• Windows RT (CoreARM) is Core for the ARM architecture. It can only launch Windows Store apps and signed Microsoft desktop applications, but apart from the addition of device encryption, it has the same feature set as its base edition.
  • Windows 8 Single Language (CoreSingleLanguage) is Core without the ability to install language packs.
  • Windows 8 China (CoreCountrySpecific), as the name implies is intended for mainland China market. It only allows the Simplified Chinese language pack to be installed.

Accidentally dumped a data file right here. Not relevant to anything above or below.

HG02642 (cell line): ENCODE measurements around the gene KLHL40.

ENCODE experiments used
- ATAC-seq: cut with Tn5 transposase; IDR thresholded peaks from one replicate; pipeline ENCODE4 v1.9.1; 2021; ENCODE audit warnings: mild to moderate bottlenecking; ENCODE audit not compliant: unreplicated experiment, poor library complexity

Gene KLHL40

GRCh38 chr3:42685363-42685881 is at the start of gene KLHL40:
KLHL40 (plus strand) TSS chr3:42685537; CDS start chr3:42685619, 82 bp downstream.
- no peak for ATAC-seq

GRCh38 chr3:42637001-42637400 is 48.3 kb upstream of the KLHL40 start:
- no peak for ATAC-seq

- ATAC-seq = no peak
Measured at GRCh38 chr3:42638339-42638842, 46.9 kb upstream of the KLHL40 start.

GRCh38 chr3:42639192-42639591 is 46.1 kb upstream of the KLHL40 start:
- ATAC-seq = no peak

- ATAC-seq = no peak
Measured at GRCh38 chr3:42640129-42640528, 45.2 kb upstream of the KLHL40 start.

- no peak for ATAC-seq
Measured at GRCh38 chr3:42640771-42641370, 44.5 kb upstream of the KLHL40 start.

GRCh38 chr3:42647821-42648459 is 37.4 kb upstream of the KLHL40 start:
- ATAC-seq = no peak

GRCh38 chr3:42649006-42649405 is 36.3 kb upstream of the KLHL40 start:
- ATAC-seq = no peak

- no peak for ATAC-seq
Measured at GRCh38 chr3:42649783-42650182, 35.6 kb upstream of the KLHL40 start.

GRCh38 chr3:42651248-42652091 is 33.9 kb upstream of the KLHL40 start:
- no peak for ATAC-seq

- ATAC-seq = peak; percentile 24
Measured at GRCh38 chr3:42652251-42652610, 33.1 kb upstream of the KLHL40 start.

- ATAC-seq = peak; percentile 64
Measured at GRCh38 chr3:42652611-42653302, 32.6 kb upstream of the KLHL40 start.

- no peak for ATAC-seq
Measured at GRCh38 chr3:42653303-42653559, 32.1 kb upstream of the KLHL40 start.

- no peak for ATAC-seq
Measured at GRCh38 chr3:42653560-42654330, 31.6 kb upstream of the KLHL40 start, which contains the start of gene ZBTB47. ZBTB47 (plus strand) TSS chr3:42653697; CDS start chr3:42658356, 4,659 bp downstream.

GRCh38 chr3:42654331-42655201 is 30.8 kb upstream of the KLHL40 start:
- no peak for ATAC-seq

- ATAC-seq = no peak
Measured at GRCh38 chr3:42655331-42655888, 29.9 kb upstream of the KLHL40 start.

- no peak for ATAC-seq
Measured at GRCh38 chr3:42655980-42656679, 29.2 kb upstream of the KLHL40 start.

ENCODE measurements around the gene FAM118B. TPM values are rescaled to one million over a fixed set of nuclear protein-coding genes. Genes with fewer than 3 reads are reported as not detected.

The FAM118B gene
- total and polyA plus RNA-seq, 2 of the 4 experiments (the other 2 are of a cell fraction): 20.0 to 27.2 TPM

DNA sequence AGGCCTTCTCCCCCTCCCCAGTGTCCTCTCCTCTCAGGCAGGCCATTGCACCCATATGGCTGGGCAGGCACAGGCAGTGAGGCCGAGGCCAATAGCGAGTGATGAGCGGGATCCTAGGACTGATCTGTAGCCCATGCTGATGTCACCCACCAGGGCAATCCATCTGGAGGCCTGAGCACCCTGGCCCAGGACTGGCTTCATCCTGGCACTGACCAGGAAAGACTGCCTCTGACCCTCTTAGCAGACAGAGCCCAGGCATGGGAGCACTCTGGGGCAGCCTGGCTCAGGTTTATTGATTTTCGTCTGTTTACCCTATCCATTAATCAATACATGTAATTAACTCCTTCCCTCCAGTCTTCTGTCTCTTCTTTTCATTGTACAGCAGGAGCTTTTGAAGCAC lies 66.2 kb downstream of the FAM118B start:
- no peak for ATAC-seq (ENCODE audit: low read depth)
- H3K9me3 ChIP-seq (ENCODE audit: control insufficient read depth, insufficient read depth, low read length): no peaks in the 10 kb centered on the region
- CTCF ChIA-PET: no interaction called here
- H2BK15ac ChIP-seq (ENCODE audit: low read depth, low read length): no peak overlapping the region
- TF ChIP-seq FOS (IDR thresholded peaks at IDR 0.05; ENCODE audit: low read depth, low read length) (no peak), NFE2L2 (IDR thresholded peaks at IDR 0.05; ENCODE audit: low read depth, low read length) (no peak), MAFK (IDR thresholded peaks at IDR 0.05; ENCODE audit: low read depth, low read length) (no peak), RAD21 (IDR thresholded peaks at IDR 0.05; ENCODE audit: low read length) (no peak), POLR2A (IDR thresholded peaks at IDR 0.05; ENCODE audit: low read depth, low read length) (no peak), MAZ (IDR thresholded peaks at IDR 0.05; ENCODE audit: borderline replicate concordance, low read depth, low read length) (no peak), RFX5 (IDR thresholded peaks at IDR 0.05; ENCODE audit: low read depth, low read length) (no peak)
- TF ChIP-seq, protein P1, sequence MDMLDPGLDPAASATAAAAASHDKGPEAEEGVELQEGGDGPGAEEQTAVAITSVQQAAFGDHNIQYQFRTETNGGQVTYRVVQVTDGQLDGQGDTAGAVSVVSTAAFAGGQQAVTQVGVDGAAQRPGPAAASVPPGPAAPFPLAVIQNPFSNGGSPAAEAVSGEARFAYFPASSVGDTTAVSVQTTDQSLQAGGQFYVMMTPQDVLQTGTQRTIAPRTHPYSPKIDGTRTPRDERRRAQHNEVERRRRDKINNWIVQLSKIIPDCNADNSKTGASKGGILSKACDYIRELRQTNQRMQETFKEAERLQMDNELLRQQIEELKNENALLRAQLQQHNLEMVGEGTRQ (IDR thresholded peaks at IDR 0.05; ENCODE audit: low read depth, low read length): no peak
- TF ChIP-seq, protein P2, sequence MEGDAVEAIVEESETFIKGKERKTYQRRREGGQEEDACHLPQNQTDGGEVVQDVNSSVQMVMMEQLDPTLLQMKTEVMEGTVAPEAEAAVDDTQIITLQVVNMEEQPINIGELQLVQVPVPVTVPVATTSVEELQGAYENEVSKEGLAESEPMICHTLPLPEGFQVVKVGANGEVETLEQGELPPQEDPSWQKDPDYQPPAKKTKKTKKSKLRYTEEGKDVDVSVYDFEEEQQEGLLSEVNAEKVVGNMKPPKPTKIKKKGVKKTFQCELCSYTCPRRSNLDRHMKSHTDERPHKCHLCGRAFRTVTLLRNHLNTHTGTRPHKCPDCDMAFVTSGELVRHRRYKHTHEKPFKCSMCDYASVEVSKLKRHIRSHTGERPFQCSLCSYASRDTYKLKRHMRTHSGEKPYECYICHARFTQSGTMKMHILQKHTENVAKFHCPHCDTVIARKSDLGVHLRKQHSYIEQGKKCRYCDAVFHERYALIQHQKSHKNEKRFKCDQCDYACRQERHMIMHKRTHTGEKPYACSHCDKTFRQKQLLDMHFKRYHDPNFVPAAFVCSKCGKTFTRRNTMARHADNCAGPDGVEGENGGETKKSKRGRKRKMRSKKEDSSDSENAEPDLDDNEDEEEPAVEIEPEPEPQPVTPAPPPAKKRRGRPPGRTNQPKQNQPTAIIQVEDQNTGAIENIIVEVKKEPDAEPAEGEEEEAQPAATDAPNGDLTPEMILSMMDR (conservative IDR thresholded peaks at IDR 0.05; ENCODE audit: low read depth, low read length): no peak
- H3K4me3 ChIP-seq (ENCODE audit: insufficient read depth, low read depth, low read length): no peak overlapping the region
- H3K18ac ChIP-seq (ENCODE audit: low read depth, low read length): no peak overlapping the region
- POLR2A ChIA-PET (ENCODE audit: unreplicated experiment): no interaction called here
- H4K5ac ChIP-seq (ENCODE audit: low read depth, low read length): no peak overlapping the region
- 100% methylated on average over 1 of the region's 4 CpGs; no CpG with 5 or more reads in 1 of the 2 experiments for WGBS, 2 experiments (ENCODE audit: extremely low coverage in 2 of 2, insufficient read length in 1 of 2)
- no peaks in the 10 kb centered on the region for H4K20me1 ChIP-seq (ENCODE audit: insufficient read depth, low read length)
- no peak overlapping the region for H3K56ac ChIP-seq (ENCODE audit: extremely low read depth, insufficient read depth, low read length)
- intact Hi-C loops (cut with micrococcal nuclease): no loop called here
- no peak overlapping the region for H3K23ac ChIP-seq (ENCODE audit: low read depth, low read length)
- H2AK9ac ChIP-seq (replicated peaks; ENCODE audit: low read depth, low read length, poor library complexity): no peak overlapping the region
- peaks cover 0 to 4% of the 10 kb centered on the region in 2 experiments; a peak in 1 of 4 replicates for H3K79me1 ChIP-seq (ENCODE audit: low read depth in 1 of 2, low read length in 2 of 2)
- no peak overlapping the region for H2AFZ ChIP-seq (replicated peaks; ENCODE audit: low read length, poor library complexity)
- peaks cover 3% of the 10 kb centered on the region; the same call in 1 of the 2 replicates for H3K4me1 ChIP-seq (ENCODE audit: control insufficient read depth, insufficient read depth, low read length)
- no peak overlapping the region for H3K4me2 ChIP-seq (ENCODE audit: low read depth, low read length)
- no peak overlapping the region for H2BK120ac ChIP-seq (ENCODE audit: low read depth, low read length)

• Windows 8 Pro is meant for the enthusiast and business markets, and most notably supports running Hyper-V virtual machines, receiving RDP connections, and BitLocker.
  • Windows 8 Pro with Media Center is exactly what the name implies. It can be upgraded to from Core and Pro with Windows Anytime Upgrade.
  • Windows 8 Enterprise is designed for large organizations and can only be activated with a KMS server or MAK keys. It has the same feature set as Pro but additionally allows creating Windows To Go portable workspaces. It doesn't have Windows Media Center and it cannot be added with any officially sanctioned methods.

Main changes[edit | edit source]

Interface[edit | edit source]